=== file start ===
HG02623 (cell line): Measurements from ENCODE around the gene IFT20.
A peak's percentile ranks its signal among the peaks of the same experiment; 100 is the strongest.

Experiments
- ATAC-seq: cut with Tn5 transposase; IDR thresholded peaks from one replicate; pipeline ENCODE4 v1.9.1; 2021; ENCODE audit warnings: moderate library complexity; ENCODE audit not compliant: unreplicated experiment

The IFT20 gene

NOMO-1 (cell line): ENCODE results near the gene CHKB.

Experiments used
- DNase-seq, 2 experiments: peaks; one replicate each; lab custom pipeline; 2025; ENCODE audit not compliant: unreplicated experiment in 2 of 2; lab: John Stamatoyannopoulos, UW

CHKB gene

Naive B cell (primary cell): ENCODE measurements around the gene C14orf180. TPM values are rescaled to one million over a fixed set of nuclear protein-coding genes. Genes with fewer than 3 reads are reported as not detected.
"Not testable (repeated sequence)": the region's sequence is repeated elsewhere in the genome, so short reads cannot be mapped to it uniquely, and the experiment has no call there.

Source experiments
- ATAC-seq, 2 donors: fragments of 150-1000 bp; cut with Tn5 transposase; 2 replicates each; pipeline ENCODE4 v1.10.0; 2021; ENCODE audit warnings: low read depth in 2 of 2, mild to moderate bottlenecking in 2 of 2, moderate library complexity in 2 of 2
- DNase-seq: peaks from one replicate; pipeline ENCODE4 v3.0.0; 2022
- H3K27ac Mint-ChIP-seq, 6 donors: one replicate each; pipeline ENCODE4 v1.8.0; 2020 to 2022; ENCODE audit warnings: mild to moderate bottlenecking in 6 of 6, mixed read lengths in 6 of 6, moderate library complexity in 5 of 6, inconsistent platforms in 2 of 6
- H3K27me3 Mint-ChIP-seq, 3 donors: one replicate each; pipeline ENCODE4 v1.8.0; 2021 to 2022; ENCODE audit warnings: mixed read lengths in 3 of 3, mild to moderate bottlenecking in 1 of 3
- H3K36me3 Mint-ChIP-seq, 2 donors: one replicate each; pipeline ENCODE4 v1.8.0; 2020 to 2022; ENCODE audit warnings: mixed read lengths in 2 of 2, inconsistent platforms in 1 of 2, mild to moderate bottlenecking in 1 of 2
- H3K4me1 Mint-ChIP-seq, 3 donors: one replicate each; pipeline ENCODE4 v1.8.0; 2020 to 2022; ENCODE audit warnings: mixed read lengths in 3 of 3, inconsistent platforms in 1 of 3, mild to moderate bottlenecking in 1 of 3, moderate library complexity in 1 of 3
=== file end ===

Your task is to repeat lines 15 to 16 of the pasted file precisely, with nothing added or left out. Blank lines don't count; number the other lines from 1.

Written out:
- H3K27ac Mint-ChIP-seq, 6 donors: one replicate each; pipeline ENCODE4 v1.8.0; 2020 to 2022; ENCODE audit warnings: mild to moderate bottlenecking in 6 of 6, mixed read lengths in 6 of 6, moderate library complexity in 5 of 6, inconsistent platforms in 2 of 6
- H3K27me3 Mint-ChIP-seq, 3 donors: one replicate each; pipeline ENCODE4 v1.8.0; 2021 to 2022; ENCODE audit warnings: mixed read lengths in 3 of 3, mild to moderate bottlenecking in 1 of 3